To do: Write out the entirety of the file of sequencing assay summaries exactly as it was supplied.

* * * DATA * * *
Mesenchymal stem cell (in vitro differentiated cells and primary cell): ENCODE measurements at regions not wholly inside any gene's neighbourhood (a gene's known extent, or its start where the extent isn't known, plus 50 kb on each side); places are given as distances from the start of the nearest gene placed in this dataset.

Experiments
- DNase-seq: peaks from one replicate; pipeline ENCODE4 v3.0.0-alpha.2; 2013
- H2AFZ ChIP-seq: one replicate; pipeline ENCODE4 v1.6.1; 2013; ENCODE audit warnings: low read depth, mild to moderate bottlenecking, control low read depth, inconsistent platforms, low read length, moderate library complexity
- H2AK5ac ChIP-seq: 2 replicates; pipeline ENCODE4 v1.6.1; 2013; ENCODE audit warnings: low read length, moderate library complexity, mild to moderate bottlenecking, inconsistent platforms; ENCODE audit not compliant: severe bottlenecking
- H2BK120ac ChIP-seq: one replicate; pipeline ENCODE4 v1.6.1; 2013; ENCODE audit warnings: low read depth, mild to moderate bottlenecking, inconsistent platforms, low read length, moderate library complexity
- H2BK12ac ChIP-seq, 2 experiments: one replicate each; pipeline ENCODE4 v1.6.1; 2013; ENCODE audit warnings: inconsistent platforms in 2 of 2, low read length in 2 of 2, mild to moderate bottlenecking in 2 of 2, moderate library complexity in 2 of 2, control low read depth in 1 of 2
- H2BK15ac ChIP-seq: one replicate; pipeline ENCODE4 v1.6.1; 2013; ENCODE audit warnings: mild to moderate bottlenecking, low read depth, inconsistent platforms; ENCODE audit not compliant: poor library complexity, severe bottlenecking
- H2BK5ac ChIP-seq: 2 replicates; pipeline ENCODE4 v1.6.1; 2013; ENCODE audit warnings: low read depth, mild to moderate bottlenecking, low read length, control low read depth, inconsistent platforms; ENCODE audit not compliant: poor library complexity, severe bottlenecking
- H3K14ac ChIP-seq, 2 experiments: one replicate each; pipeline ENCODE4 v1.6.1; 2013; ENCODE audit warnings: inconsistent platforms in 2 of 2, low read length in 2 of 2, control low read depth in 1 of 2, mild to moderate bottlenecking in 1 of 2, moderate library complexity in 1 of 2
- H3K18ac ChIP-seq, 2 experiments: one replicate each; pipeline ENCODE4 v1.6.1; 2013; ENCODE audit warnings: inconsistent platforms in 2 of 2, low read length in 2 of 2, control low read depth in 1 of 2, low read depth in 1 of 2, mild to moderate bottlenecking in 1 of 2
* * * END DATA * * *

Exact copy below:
Mesenchymal stem cell (in vitro differentiated cells and primary cell): ENCODE measurements at regions not wholly inside any gene's neighbourhood (a gene's known extent, or its start where the extent isn't known, plus 50 kb on each side); places are given as distances from the start of the nearest gene placed in this dataset.

Experiments
- DNase-seq: peaks from one replicate; pipeline ENCODE4 v3.0.0-alpha.2; 2013
- H2AFZ ChIP-seq: one replicate; pipeline ENCODE4 v1.6.1; 2013; ENCODE audit warnings: low read depth, mild to moderate bottlenecking, control low read depth, inconsistent platforms, low read length, moderate library complexity
- H2AK5ac ChIP-seq: 2 replicates; pipeline ENCODE4 v1.6.1; 2013; ENCODE audit warnings: low read length, moderate library complexity, mild to moderate bottlenecking, inconsistent platforms; ENCODE audit not compliant: severe bottlenecking
- H2BK120ac ChIP-seq: one replicate; pipeline ENCODE4 v1.6.1; 2013; ENCODE audit warnings: low read depth, mild to moderate bottlenecking, inconsistent platforms, low read length, moderate library complexity
- H2BK12ac ChIP-seq, 2 experiments: one replicate each; pipeline ENCODE4 v1.6.1; 2013; ENCODE audit warnings: inconsistent platforms in 2 of 2, low read length in 2 of 2, mild to moderate bottlenecking in 2 of 2, moderate library complexity in 2 of 2, control low read depth in 1 of 2
- H2BK15ac ChIP-seq: one replicate; pipeline ENCODE4 v1.6.1; 2013; ENCODE audit warnings: mild to moderate bottlenecking, low read depth, inconsistent platforms; ENCODE audit not compliant: poor library complexity, severe bottlenecking
- H2BK5ac ChIP-seq: 2 replicates; pipeline ENCODE4 v1.6.1; 2013; ENCODE audit warnings: low read depth, mild to moderate bottlenecking, low read length, control low read depth, inconsistent platforms; ENCODE audit not compliant: poor library complexity, severe bottlenecking
- H3K14ac ChIP-seq, 2 experiments: one replicate each; pipeline ENCODE4 v1.6.1; 2013; ENCODE audit warnings: inconsistent platforms in 2 of 2, low read length in 2 of 2, control low read depth in 1 of 2, mild to moderate bottlenecking in 1 of 2, moderate library complexity in 1 of 2
- H3K18ac ChIP-seq, 2 experiments: one replicate each; pipeline ENCODE4 v1.6.1; 2013; ENCODE audit warnings: inconsistent platforms in 2 of 2, low read length in 2 of 2, control low read depth in 1 of 2, low read depth in 1 of 2, mild to moderate bottlenecking in 1 of 2